12:18 GMT30 November 2020
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    NHS officials in Britain have revealed that thousands of hospital staff members will take part in the drive to vaccinate all adults in England against the coronavirus. NHS health workers will be deployed at mass vaccination centres across the country, with each of them aiming to give the jab, to up to 5,000 people a day.

    Anne Moore, a Senior Lecturer in Biochemistry and Cell Biology at University College Cork, looks at what challenges still remain for Coronavirus vaccines.

    Sputnik: Following this week's promising news surrounding the Pfizer and Sputnik V Covid vaccines… what do scientists and researchers still need to find out, and discover about these new Covid vaccines, before mass inoculations are carried out?

    Anne Moore: The press release this week is very positive that a vaccine can protect humans against SARS-CoV-2 infections. It's very promising, and we need to understand if it will translate to larger populations that it's a generalizable effect, and at the moment that's unclear because that data hasn't been provided yet. The contingency for allowing this vaccine to be used overall in the population is dependent on showing a safety profile, and the efficacy profile on all that data has been accrued or it's available and it's being analysed at the moment, and then submitted to the regulatory bodies. So, the FDA in the US; and Britain the MHRA; and in Europe the EMA. The regulators are working very closely with companies in real-time to be able to analyse that data very quickly and have a fast turnaround time. In this case, because we're in a pandemic, the vaccine manufacturers are looking to get what's called an emergency use authorization, which is a specific licence to be used during an emergency, which is what we're in now; and then from that the further data, I mean these trials will go on for at least another year, to follow up in all of the population of the trial; to continuously gather data on the safety and how long the immune response lasts and how long the vaccine will protect it against infection, which is what we call efficacy.

    Sputnik: Can we expect these new vaccines to be quickly approved and authorised by regulators such as the FDA and Britain's MHRA? Are there any challenges on that front?

    Anne Moore: I don't foresee many challenges because regulators are fully resourced and available to make decisions quickly. What normally happens is the vaccine manufacturer would submit their dossier and then the regulator would have a period of time, anything up to three months, to review that data and come back with questions and queries for the vaccine manufacturer. During the pandemic, they have prioritised reviewing all of these dossiers that vaccine manufacturers are submitting, so these are at the top of the priority list for the regulators. So, the regulators are putting a lot of resources into the process, so that they're ready and available, and can discuss it right there and right then. It looks like there will be a decision on the emergency use authorization by possibly the end of November, which means that there will be a vaccine then. As soon as they're authorised to use it, it will be ready to be used in the population overall.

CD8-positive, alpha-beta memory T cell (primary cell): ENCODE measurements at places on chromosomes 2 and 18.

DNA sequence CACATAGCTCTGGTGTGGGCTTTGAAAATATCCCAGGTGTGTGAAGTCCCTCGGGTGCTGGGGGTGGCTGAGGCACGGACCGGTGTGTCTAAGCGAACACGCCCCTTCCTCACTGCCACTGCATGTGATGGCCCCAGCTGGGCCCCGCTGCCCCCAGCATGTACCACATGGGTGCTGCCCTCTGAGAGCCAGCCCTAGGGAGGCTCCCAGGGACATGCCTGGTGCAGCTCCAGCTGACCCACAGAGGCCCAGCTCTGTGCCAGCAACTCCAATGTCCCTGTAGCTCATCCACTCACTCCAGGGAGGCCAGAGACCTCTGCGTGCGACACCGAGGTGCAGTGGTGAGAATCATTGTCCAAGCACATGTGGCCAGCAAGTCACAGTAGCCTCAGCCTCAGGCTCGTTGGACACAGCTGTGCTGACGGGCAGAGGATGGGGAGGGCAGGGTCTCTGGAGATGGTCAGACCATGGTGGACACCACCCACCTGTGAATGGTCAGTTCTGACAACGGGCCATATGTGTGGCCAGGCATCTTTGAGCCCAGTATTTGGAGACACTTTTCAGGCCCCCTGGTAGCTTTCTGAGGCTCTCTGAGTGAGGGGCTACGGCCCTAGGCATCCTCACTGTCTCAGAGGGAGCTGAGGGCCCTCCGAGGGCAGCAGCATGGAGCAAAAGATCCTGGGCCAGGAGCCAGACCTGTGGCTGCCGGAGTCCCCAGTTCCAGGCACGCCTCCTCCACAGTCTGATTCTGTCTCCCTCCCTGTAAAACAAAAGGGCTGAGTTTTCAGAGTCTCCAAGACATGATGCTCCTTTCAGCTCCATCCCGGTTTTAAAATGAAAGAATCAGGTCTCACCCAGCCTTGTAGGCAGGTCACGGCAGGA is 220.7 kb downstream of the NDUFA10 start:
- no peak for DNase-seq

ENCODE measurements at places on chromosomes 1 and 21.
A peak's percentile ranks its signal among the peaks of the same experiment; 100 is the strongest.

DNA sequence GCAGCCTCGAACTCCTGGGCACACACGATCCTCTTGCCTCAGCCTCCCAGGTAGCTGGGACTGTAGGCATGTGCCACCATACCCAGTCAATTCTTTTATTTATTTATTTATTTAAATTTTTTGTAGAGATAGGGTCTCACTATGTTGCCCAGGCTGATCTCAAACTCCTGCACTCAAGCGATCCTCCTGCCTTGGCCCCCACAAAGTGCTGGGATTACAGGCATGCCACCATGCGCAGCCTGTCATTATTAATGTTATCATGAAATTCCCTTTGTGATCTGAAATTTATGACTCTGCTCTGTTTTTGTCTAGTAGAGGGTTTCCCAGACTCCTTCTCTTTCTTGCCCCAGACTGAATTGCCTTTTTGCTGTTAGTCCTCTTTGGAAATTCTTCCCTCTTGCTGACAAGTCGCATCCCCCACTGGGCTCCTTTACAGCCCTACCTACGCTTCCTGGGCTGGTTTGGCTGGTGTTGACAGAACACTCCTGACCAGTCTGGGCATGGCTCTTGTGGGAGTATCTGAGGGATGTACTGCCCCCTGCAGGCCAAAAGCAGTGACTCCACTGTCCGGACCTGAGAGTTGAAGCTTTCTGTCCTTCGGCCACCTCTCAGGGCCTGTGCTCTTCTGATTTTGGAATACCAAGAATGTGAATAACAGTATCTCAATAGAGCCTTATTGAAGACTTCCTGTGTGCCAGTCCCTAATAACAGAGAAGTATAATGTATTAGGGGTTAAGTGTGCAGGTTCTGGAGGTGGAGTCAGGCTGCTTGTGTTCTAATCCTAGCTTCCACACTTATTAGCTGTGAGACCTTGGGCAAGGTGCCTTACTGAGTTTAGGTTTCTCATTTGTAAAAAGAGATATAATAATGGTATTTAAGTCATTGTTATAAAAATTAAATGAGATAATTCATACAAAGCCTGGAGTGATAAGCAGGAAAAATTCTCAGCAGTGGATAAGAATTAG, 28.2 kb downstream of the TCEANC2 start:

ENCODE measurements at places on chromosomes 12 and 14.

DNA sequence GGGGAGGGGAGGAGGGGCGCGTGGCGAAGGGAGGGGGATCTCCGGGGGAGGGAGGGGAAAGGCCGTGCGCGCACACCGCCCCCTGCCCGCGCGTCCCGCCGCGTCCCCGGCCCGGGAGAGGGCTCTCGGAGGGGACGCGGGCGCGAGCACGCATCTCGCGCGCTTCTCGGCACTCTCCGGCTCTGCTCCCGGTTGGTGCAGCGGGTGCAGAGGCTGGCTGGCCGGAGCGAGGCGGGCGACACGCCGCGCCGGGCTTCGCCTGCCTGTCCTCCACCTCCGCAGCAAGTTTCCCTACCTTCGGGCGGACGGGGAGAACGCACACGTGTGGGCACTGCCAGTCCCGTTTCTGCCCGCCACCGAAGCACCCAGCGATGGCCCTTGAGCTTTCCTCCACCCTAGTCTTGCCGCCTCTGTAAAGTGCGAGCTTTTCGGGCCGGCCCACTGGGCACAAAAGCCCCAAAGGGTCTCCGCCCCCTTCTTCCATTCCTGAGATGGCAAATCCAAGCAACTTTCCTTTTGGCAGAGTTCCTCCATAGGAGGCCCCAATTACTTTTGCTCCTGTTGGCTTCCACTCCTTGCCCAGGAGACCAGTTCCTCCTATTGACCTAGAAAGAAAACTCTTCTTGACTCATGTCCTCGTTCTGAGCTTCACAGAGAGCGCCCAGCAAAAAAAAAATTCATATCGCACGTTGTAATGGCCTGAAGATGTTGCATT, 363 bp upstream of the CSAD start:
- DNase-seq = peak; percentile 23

Sputnik: Going forwards, what other big challenges still remain on the horizon for these and other COVID-19 vaccines?

    Anne Moore: It's such a new vaccine, it's such a new disease, there's still a lot of outstanding questions. We don't know how long it [the vaccine] will last. It's really important to understand if that's going to be three months, six months, a few years; and only time will tell us that. So, at the moment we know that it will protect in the short term. Another thing that we don't know is what the threshold of the immune response that's needed to provide protection. So, if you only need a tiny amount of for example neutralising antibodies, then it's likely that we will have a longer duration because if people have high levels of antibodies that will wane over time, but they will still be protected. So if it's only a small amount of neutralising antibodies are there, we're optimistic that vaccines will provide protection for longer, but if the threshold for protection is very high; then we need to maintain those antibody levels to a very high level, which means the vaccine/the protection may go down faster than we would like. The second big question is what is the best part of the immune system to protect against infection? So, is it antibodies? Is it T cells? Is it a combination of both? We think one key area are neutralising antibodies but we don't have standardised assays at this stage to be able to compare across different trials as to what that level is, and what's the best assay for measuring that. It's about being able to measure what is protective and what is the threshold of that protection, and what is the threshold of that immune response to provide that protection. They are key questions for vaccine efficacy going forwards. There are questions as well as to whether these vaccines will protect healthy adults. Will they protect the elderly? Will they protect people with diseases? We don't know that at this stage. Most, if not all of these phase three clinical trials, are looking across people of different ethnicities and of different age. So, we should have an answer as to whether it will protect the elderly in the coming month. Hopefully, they do, but it is a big question that needs to be answered because protecting the elderly with vaccines is a more difficult challenge compared to protecting healthy adults who are in the prime of their life.


    The views and opinions expressed in the article do not necessarily reflect those of Sputnik.

    COVID-19, National Health Service (NHS), vaccine
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